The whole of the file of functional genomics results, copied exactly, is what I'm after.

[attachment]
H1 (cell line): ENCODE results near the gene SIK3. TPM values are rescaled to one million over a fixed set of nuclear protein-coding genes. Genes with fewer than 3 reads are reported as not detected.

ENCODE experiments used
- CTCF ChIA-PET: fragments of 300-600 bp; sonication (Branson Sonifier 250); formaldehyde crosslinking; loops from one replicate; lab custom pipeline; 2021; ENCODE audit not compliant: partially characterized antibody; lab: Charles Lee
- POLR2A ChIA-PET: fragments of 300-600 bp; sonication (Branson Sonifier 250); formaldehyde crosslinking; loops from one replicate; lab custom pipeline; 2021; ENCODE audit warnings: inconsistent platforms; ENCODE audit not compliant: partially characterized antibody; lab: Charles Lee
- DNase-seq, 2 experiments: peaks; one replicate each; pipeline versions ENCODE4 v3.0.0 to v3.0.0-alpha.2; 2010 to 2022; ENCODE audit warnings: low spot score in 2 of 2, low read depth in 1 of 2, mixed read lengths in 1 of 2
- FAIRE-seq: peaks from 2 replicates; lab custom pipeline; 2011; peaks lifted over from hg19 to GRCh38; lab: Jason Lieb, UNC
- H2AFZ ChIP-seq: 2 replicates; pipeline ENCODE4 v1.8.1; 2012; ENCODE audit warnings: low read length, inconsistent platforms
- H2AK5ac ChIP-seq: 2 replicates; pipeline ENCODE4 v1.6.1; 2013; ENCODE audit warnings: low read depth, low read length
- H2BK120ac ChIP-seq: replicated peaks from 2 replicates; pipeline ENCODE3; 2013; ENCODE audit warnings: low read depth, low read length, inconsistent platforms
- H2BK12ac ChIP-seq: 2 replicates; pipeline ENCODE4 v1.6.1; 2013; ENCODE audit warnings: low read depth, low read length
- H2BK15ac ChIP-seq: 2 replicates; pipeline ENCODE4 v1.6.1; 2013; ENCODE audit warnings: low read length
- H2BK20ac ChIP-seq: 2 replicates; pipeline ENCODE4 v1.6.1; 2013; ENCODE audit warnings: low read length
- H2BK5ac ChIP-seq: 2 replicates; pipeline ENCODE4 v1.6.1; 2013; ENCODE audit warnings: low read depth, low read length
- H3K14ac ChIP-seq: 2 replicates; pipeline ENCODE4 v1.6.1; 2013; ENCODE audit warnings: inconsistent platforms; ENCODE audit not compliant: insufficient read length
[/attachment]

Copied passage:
H1 (cell line): ENCODE results near the gene SIK3. TPM values are rescaled to one million over a fixed set of nuclear protein-coding genes. Genes with fewer than 3 reads are reported as not detected.

ENCODE experiments used
- CTCF ChIA-PET: fragments of 300-600 bp; sonication (Branson Sonifier 250); formaldehyde crosslinking; loops from one replicate; lab custom pipeline; 2021; ENCODE audit not compliant: partially characterized antibody; lab: Charles Lee
- POLR2A ChIA-PET: fragments of 300-600 bp; sonication (Branson Sonifier 250); formaldehyde crosslinking; loops from one replicate; lab custom pipeline; 2021; ENCODE audit warnings: inconsistent platforms; ENCODE audit not compliant: partially characterized antibody; lab: Charles Lee
- DNase-seq, 2 experiments: peaks; one replicate each; pipeline versions ENCODE4 v3.0.0 to v3.0.0-alpha.2; 2010 to 2022; ENCODE audit warnings: low spot score in 2 of 2, low read depth in 1 of 2, mixed read lengths in 1 of 2
- FAIRE-seq: peaks from 2 replicates; lab custom pipeline; 2011; peaks lifted over from hg19 to GRCh38; lab: Jason Lieb, UNC
- H2AFZ ChIP-seq: 2 replicates; pipeline ENCODE4 v1.8.1; 2012; ENCODE audit warnings: low read length, inconsistent platforms
- H2AK5ac ChIP-seq: 2 replicates; pipeline ENCODE4 v1.6.1; 2013; ENCODE audit warnings: low read depth, low read length
- H2BK120ac ChIP-seq: replicated peaks from 2 replicates; pipeline ENCODE3; 2013; ENCODE audit warnings: low read depth, low read length, inconsistent platforms
- H2BK12ac ChIP-seq: 2 replicates; pipeline ENCODE4 v1.6.1; 2013; ENCODE audit warnings: low read depth, low read length
- H2BK15ac ChIP-seq: 2 replicates; pipeline ENCODE4 v1.6.1; 2013; ENCODE audit warnings: low read length
- H2BK20ac ChIP-seq: 2 replicates; pipeline ENCODE4 v1.6.1; 2013; ENCODE audit warnings: low read length
- H2BK5ac ChIP-seq: 2 replicates; pipeline ENCODE4 v1.6.1; 2013; ENCODE audit warnings: low read depth, low read length
- H3K14ac ChIP-seq: 2 replicates; pipeline ENCODE4 v1.6.1; 2013; ENCODE audit warnings: inconsistent platforms; ENCODE audit not compliant: insufficient read length